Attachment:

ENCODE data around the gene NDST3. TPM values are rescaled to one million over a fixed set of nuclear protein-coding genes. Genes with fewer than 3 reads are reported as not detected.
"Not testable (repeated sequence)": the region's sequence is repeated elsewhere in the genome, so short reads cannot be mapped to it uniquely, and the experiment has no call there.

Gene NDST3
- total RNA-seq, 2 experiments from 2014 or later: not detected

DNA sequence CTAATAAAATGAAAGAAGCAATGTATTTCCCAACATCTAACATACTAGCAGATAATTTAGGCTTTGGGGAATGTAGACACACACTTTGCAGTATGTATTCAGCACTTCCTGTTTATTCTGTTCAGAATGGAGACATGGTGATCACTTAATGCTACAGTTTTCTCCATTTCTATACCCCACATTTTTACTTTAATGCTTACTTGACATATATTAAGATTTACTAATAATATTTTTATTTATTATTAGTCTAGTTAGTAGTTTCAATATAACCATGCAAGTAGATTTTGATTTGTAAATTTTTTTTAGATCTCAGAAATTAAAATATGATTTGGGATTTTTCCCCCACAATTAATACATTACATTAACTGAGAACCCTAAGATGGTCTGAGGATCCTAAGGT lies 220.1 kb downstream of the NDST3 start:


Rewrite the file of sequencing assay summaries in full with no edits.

ENCODE data around the gene NDST3. TPM values are rescaled to one million over a fixed set of nuclear protein-coding genes. Genes with fewer than 3 reads are reported as not detected.
"Not testable (repeated sequence)": the region's sequence is repeated elsewhere in the genome, so short reads cannot be mapped to it uniquely, and the experiment has no call there.

Gene NDST3
- total RNA-seq, 2 experiments from 2014 or later: not detected

DNA sequence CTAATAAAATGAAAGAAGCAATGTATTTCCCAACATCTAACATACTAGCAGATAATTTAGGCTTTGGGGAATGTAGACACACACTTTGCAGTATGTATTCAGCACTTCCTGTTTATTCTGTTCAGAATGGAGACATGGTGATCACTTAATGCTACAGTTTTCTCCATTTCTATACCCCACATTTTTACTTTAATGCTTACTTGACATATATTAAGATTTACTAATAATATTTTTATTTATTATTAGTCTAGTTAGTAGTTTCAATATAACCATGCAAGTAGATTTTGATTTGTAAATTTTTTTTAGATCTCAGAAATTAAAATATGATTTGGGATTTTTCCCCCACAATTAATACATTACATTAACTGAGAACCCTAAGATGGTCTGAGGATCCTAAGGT lies 220.1 kb downstream of the NDST3 start: